Clinical biochemistry of assisted conception

This version was published on 1 May 2009

Ann Clin Biochem 2009;46:197-204
doi:10.1258/acb.2009.008243
© 2009 Association for Clinical Biochemistry

 

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Review Articles


Rajeev Srivastava1 and
Vanessa Kay2


1 Department of Biochemical Medicine;
2 Department of Obstetrics and Gynaecology, Ninewells Hospital and Medical School, Dundee DD1 9SY, UK


Corresponding author: Dr Rajeev Srivastava. Email: rajeev.srivastava{at}nhs.net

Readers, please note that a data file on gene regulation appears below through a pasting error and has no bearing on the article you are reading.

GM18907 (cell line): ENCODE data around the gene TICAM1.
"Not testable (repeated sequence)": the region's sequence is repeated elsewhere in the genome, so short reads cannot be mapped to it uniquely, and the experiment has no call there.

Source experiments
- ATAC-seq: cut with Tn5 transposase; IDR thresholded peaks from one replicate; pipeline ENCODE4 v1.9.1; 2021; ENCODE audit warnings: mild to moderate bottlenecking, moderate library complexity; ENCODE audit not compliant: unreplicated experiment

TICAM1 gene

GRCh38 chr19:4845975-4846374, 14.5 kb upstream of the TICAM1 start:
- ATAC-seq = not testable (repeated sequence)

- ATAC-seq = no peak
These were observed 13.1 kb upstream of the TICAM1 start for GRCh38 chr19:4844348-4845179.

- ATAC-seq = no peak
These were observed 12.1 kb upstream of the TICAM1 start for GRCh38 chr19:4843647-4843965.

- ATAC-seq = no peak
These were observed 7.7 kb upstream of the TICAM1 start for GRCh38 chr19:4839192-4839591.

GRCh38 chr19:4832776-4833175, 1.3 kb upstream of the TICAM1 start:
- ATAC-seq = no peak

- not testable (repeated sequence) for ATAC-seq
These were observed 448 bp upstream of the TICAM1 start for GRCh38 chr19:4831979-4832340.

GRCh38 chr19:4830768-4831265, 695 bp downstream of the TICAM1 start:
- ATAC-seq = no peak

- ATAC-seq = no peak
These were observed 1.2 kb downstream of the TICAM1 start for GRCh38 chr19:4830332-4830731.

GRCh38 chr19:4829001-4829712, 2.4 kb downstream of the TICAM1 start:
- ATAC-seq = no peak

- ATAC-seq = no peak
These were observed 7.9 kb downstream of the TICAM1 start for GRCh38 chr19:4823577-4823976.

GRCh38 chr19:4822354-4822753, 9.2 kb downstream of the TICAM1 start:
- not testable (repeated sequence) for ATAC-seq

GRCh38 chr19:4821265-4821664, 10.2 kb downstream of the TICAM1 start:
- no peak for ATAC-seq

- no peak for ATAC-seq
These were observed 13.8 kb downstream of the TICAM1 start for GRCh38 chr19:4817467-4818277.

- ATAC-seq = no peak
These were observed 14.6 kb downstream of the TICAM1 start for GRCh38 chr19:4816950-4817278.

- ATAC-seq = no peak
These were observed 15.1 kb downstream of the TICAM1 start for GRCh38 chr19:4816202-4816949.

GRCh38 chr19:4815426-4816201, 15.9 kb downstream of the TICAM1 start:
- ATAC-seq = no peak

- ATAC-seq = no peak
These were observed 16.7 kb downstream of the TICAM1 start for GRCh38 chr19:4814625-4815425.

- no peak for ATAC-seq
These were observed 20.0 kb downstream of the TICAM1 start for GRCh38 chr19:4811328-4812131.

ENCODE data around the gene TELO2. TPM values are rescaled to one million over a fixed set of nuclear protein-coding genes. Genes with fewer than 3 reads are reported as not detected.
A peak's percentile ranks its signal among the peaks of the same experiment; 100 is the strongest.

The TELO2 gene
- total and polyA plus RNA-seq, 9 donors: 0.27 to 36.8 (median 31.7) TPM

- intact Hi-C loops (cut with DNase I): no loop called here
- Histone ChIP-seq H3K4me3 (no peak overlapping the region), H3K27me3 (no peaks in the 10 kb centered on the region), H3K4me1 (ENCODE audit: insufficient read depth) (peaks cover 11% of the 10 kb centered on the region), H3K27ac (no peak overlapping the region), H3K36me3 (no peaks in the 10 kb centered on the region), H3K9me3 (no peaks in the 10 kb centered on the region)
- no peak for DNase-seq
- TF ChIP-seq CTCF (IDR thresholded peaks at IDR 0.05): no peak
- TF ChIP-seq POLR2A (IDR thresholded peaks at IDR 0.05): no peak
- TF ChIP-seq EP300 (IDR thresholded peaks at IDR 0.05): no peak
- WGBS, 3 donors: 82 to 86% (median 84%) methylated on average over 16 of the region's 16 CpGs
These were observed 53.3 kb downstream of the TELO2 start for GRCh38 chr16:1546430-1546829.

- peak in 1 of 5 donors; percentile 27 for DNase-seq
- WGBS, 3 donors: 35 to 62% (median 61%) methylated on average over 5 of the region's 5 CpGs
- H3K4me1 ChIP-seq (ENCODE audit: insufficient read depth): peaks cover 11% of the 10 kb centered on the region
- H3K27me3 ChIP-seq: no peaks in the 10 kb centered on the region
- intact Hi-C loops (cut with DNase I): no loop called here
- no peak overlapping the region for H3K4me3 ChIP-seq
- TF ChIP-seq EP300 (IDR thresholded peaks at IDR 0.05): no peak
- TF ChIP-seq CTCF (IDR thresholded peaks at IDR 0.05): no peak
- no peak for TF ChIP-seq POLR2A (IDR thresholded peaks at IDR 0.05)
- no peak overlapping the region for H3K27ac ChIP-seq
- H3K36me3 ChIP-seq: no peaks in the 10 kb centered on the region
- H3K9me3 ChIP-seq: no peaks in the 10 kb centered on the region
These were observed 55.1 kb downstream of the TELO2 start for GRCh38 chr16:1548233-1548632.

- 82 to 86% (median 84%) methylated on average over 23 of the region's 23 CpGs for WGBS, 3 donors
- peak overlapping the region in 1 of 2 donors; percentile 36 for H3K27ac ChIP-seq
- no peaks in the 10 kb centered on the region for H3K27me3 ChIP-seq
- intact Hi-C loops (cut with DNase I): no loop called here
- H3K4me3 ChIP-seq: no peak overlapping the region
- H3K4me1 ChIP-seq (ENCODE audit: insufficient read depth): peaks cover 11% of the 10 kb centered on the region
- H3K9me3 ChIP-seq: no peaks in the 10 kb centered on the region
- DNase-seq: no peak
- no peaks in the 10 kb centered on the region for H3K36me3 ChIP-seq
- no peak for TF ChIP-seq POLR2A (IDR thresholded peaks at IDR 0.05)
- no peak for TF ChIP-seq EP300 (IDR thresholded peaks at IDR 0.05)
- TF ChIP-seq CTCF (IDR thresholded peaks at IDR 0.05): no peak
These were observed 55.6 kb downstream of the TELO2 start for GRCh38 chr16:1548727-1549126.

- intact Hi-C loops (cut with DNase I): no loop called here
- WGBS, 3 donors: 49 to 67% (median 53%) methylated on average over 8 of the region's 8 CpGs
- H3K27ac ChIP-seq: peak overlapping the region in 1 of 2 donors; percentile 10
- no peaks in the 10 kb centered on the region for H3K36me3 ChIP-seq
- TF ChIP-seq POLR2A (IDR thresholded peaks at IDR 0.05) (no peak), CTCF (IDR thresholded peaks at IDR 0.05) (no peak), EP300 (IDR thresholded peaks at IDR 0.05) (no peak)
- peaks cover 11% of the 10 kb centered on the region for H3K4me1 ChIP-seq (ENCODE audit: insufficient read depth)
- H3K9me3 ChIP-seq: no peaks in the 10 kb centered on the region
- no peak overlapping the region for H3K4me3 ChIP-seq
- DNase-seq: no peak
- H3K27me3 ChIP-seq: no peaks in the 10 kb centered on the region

Assisted reproductive technology has shown rapid advancement since the birth of the first ‘test-tube’ baby in Oldham, UK, in 1978. Since April 2005, women between the ages of 23 and 39, who meet the described eligibility criteria, are able to get one free in vitro fertilization cycle funded by the National Health Service. Private treatment costs anything from £4000 to £8000 for a single cycle of treatment. Almost 15% of the couples in UK are affected by fertility problems and undergo detailed investigations before being offered assisted conception. Assisted reproduction is the collective name for treatments designed to lead to conception by means other than sexual intercourse. These include intrauterine insemination, in vitro fertilization, intracytoplasmic sperm injection andgamete donation. This review is intended to summarize the principlesof assisted conception and examine the role of the biochemistrylaboratory in: (A) the diagnosis and subsequent management ofovulatory disorders; (B) assessing ovarian reserve before initiatingfertility treatment and (C) monitoring fertility treatment.It touches on the screening of potential gamete donors and follow-upof children born after assisted conception. This article wasprepared at the invitation of the Clinical Sciences ReviewsCommittee of the Association of Clinical Biochemistry.


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